“…not some young tourist”: The male overseas acquired HIV social research study, Western Australian Centre for Health Promotion Research, Curtin Health Innovation Research Institute, Perth, Western Australia.
GUWC used research and creative practice to understand the experience of having cancer during adolescence and young adulthood. In 2010/2011 27 young people participated in interviews about the nature and extent of the impact of cancer on the transition from adolescence to adulthood. Of these, 19 collaborated with an artist or worked on their own to produce a self-portrait that represented their experience of growing up and having cancer. In 2012/13 an exhibition of 22 self-portraits toured eight venues in Australia. The works are now on permanent loan to the Peter MacCallum Cancer Centre art collection. Check out the virtual exhibition.
GUWC also used interviews, focus groups and creative practice to understand the perspectives of parents, health care professionals and healthy young people.
Funded by an Australian Research Council Linkage grant, GUWC brought together researchers, artists, advocates and clinicians at the Centre for Values, Ethics and the Law in Medicine, University of Sydney, the University of Newcastle, the Children’s Hospital at Westmead, and CanTeen – the Australian organisation for young people living with cancer.
Growing Up with Cancer: Self-portraits by young people growing up with cancer. [Exhibition Catalogue] Centre for Values, Ethics and the Law in Medicine, University of Sydney, Sydney, NSW. ISBN: 978 1 74210 290 0
“The discursive construction of youth cancer: findings from creative methods research with healthy young people“. Journal of Cancer Survivorship, 10(3):427-36
“Caring for Young People with Cancer: Practical implications of qualitative engagement with cancer survivors by members of the multidisciplinary team“. Australian Journal of Cancer Nursing, 15(2): 39-42
“Parents as Advocates for the Psychosocial Survival of Adolescents and Young Adults with Cancer“. Journal of Child and Family Studies, 24(4): 872-881
“Growing up with cancer: Accommodating the effects of cancer into young people’s social lives“. Journal of Paediatric Oncology Nursing, 30 (6): 311 -319
What’s it like having to deal with cancer AND with growing up? Link Magazine. CanTeen: Sydney
REACCH was an NHMRC funded Centre for Clinical Research Excellence in Aboriginal Health designed to develop and implement a clinical research program, focused on blood borne viral and sexually transmitted infections, through Aboriginal Community-Controlled Health Services.
CIs: John Kaldor, James Ward, Greg Dore, Basil Donovan, Dea Delaney Thiele, Sophie Couzos, Jenny Hunt, David Scrimgeour. AIs: Julie Mooney Somers, Mark Saunders, Peter Waples-Crowe, and Sid Williams.
Aboriginal Community-Controlled Health Services: Nunkawarrin Yunti, Adelaide, South Australia; Goondir Aboriginal Health Service, Dalby, Queensland; Victorian Aboriginal Health Service Melbourne, VIC; and Western Sydney Aboriginal Medical Service, Sydney, NSW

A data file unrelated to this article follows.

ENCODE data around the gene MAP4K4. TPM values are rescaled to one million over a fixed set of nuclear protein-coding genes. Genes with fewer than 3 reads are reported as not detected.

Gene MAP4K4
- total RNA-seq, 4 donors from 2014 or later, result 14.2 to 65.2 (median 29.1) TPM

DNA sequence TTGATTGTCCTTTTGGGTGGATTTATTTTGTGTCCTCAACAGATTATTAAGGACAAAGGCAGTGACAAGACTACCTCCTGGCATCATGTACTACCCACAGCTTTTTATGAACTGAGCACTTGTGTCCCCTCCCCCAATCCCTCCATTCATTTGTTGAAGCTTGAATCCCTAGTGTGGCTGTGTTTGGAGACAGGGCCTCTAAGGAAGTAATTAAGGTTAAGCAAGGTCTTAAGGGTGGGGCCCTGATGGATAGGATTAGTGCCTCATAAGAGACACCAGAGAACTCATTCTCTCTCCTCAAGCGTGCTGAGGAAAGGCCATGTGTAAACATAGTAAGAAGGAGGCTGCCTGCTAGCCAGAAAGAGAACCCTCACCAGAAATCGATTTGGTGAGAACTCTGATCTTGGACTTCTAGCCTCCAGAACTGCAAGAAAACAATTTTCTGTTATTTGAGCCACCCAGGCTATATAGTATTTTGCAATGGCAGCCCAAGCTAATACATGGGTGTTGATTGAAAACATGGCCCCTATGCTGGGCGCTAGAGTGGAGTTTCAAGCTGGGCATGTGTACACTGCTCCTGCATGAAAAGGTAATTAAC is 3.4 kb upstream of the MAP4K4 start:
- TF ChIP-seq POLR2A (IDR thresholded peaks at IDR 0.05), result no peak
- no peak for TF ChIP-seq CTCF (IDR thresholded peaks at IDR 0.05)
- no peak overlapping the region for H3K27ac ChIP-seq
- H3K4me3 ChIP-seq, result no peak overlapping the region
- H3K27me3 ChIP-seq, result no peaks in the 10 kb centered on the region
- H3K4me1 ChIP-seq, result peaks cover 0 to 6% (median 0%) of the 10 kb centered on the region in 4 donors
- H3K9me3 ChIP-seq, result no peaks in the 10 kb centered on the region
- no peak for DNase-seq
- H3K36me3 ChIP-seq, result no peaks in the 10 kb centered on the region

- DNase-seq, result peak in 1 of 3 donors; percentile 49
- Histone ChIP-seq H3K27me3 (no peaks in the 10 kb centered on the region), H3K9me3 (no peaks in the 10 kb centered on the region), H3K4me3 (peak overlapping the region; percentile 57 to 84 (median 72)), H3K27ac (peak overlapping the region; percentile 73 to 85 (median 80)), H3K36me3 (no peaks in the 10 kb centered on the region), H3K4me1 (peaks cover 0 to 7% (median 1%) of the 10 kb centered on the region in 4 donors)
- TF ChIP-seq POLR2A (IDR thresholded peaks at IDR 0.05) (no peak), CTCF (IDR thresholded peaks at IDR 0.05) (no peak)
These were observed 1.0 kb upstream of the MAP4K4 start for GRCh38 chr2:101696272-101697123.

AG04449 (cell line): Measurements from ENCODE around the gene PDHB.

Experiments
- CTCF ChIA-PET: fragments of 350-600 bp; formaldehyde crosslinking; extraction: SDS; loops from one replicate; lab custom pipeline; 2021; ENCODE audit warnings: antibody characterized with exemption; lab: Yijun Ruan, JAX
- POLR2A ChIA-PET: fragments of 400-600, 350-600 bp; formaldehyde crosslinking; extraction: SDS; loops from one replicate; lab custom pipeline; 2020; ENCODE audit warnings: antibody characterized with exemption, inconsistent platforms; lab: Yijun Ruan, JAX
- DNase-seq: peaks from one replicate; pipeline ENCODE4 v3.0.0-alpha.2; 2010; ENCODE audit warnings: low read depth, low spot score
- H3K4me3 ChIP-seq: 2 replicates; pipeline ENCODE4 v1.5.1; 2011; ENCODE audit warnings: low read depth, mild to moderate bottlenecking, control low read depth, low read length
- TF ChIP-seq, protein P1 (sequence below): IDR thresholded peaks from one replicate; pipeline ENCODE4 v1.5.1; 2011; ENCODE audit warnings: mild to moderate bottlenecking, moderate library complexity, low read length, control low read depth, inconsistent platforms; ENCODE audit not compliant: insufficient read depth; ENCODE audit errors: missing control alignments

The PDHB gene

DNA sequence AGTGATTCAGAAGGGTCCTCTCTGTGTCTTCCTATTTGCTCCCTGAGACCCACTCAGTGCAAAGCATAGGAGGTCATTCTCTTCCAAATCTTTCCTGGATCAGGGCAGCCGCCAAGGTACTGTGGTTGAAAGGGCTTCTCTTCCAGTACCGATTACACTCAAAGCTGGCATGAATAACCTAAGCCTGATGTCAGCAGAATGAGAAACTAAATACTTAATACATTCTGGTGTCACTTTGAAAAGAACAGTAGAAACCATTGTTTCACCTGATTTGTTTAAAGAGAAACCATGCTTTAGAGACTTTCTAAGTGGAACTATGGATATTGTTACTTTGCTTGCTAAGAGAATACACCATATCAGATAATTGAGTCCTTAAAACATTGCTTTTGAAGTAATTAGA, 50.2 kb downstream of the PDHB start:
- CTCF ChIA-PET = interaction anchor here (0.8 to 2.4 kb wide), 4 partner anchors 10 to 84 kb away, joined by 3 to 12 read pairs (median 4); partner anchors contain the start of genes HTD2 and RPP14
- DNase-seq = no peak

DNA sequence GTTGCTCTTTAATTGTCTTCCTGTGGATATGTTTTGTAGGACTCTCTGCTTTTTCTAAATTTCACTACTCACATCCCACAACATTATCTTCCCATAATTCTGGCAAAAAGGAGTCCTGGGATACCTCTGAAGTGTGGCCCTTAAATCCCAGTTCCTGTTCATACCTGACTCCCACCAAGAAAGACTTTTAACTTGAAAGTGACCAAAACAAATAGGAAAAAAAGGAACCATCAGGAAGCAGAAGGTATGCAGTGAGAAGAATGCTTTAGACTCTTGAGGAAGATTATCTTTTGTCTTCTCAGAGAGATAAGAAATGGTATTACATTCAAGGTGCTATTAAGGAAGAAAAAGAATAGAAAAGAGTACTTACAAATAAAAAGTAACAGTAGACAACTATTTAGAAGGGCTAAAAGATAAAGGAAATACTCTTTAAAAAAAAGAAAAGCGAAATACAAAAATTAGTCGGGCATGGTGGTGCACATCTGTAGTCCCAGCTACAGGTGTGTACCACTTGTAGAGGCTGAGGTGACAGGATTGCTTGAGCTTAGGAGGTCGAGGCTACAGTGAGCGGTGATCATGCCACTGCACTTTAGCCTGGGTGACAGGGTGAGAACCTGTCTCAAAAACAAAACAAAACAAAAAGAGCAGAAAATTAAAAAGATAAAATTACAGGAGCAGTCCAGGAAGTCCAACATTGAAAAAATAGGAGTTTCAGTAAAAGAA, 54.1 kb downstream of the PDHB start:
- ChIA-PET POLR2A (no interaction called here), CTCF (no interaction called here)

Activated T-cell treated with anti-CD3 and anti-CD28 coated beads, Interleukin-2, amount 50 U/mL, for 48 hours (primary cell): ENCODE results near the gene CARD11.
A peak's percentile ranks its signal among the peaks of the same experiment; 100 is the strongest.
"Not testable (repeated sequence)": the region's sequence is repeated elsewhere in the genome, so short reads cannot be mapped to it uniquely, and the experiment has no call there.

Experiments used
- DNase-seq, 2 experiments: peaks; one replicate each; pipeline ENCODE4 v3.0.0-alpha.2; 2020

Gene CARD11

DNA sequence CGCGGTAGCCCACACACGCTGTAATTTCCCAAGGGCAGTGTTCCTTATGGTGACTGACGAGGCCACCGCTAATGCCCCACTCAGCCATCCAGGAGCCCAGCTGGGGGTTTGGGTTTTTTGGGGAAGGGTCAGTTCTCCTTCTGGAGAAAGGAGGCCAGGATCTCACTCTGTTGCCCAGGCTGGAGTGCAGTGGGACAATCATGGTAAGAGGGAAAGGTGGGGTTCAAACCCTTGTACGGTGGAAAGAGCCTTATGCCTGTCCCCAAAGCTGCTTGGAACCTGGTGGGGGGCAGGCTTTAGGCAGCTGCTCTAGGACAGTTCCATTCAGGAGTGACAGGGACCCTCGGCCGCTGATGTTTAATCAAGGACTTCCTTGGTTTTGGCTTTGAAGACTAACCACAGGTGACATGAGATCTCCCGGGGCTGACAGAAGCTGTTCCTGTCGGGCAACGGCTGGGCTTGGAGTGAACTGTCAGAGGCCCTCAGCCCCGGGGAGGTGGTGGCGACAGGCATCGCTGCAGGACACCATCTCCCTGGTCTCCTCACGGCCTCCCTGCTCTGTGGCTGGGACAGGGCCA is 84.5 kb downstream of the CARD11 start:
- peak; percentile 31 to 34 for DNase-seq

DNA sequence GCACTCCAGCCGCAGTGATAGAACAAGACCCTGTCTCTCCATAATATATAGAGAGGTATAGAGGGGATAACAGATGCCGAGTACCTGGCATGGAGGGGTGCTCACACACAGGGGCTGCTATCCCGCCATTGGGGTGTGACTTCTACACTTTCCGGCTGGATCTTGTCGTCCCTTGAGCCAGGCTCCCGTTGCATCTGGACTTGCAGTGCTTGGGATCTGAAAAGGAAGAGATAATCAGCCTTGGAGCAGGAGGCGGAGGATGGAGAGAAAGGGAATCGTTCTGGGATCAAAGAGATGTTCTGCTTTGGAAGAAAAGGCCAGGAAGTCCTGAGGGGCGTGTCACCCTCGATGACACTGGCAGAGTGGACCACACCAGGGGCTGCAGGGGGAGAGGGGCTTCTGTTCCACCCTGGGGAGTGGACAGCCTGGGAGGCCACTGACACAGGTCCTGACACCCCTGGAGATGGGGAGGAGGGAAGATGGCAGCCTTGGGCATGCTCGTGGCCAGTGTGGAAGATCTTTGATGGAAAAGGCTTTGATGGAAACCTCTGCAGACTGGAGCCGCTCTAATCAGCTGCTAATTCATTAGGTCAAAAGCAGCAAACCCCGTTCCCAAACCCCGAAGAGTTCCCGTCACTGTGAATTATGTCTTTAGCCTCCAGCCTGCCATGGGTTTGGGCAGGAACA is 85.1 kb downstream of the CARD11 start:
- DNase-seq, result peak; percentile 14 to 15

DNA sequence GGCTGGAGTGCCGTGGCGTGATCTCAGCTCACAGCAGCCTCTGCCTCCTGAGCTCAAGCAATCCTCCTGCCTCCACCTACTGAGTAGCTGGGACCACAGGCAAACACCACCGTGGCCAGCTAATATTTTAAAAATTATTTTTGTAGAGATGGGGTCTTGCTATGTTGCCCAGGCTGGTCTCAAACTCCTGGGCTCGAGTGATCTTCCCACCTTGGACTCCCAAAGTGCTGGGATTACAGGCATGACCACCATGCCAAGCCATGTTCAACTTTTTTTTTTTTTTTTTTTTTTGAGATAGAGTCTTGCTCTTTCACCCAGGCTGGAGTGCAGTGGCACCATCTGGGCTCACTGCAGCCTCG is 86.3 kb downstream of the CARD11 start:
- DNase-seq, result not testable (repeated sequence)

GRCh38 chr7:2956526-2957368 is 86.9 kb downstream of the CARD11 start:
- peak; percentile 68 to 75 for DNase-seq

Background on the study from the Kriby Institute, University of New South Wales.
[work in progress]
A multidisciplinary study that included epidemiological and qualitative research on prevalence and incidence of HIV, chlamydia, gonorrhea, and human papillomavirus (HPV), rates of drug use including amphetamine-type stimulants (ATS) and the cultural mediators of risk and preventive behaviour among young women in Phnom Penh, Cambodia working in the sex and entertainment service sectors. The qualitative component was a collaboration between CWDA, a small, women-run NGO, and the NCHADS. Using a community participatory approach, CWDA staff and members of the affected community are participating in the development and conduct of the qualitative research.
The project was conducted by Kim Page, Ellen Stein, Marie-Claude Couture and Jennifer Evans (Centre for AIDS Prevention Studies, University of California San Francisco); Tooru Nemoto (Public Health Institute, California); Pisith Phlong (Royal University of Fine Arts, Phnom Penh); Saphonn Vonthanak, Mean Chhi Vun, Neth San Sothy (National Center for HIV, AIDS, Dermatology and STDs (NCHADS) Cambodia); Serey Phal (Cambodian Women’s Development Association (CWDA)); John Kaldor and Lisa Maher (Kirby Institute, University of New South Wales); and Julie Mooney-Somers (Values, Ethcis and the Law in Medicine, University of Sydney).
Background on the study from the project leaders at the University of California, San Fransisco and the Cambodian research partners, National Centre for HIV, Dermatology and STI (NCHADS).
“Conflicting rights: How the prohibition of human trafficking and sexual exploitation infringes the right to health of female sex workers in Phnom Penh, Cambodia“. Health and Human Rights Journal, 17(1): 102-113.
“Condom negotiation across different relationship types by young women engaged in sex work in Phnom Penh, Cambodia“. Global Public Health, 8(3):270-83
“Selling sex in unsafe spaces: Sex work risk environments in Phnom Penh, Cambodia“. Harm Reduction Journal, 20;8(1):30